Note: Another reason why we use Restart Action is that it automatically re-activates the breakpoint by reseting its occurance count.

The three breakpoints shown in the image below will help you understand the usage.


  1. First break point is not activated as Break_ADR field contains "-".
  2. Second break point has Break_ADR field empty it means the condition in this breakpoint will be checked after each step ( execution of instruction ). The condition is DX< 1 and DS:0030= 01A3, note that 01A3 is in little endian format . So on each instruction this condition will be checked and if it is true the Occur count will increase and when occur reaches 4 ( i.e. equals to Count field ) the Action will be performed.
    If we look at the action it is the combination of  Break and Restart. So Action will be performed as follows
    1. Break the execution ( displays message : Stop by br2 and stop execution )
    2. Reset the Count of Break # 2 ( i.e. reset its own count ). So this breakpoint is set again. If "R 2" was not specified then this break point would have never been able to stop execution.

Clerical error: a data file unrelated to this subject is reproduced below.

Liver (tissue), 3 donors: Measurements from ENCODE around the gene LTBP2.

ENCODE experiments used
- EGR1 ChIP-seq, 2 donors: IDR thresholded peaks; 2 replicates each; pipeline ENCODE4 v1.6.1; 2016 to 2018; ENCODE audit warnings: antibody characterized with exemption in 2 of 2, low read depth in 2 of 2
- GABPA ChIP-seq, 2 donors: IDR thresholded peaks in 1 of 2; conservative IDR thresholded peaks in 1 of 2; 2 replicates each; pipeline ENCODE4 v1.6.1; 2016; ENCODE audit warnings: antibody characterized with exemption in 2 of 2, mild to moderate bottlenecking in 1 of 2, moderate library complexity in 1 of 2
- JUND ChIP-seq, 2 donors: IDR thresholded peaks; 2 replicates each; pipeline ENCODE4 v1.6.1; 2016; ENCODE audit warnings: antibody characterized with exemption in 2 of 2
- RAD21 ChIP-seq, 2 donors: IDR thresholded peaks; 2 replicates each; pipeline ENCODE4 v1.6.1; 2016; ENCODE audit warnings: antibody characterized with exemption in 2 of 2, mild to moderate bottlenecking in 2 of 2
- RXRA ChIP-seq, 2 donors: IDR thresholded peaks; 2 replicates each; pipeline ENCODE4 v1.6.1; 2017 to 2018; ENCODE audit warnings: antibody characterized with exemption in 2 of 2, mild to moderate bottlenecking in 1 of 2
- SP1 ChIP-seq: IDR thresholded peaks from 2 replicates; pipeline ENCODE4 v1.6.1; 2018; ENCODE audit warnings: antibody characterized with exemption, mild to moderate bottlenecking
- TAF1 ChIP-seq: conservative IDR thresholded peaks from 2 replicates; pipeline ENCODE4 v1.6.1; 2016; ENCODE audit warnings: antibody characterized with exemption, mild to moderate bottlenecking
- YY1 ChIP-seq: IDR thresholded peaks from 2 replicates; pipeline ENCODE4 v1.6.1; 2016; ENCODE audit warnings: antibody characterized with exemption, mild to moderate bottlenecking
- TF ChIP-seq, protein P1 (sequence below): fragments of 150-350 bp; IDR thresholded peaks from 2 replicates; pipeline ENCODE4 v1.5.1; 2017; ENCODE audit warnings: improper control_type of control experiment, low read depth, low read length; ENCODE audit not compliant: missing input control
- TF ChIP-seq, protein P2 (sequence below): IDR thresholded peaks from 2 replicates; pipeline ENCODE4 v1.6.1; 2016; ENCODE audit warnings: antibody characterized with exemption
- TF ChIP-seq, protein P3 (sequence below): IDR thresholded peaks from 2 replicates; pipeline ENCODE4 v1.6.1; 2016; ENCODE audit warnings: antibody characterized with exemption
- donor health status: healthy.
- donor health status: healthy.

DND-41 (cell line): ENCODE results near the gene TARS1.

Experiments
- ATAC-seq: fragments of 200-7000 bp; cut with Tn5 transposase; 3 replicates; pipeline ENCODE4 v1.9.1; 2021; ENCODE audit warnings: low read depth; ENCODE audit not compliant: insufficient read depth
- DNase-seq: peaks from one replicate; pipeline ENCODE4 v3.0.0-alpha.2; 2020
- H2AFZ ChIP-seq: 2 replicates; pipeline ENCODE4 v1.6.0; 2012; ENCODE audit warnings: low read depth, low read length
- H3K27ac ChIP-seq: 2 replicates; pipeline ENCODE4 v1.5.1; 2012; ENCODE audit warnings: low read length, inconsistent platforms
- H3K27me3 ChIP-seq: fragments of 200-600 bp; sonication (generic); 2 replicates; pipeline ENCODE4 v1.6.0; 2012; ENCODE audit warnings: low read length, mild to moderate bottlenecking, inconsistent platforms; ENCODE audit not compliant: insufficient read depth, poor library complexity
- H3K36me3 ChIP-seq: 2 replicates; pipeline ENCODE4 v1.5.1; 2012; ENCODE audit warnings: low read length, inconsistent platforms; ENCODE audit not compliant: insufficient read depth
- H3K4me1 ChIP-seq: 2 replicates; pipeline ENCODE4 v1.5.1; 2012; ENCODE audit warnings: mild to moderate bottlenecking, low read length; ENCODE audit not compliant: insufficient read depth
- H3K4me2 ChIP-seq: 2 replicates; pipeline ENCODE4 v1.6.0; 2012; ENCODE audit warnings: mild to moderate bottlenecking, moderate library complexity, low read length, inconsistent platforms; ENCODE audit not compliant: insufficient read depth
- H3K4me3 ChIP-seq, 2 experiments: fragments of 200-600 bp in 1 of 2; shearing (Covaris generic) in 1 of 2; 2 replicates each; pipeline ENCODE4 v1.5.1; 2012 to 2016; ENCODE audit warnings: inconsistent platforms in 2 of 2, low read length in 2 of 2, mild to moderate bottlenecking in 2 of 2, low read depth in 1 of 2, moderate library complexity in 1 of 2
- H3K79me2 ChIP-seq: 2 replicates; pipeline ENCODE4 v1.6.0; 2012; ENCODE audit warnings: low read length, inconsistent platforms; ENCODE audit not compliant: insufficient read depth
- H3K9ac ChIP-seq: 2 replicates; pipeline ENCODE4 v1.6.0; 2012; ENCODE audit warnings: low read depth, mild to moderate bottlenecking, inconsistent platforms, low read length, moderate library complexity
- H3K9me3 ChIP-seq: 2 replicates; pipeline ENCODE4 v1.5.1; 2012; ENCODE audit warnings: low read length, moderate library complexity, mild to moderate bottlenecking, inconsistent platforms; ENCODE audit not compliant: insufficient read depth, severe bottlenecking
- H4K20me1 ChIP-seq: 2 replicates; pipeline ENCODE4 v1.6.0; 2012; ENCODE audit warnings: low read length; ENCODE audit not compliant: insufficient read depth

3. Third break point is very useful. It has no condition i.e. it will always be true. But it has an address meaning that whenever we reach the instruction on address "0107" it will evaluate the condition. As condition is always true it will increase the occurrence with 1 and as the Count is equal to 1 the action will be taken by AFD  i.e. Breaking the execution and reseting breakpoint again.
    In a nutshell, whenever we reach the specified address the execution will break. It is just like setting a breakpoint on a line number.
This completes our AFD advance debugging tutorial. There are many other features that are available and that I didn't cover. The best way is to explore them yourself. Press F4 and use PageUp and PageDown keys in AFD and try using those features/commands.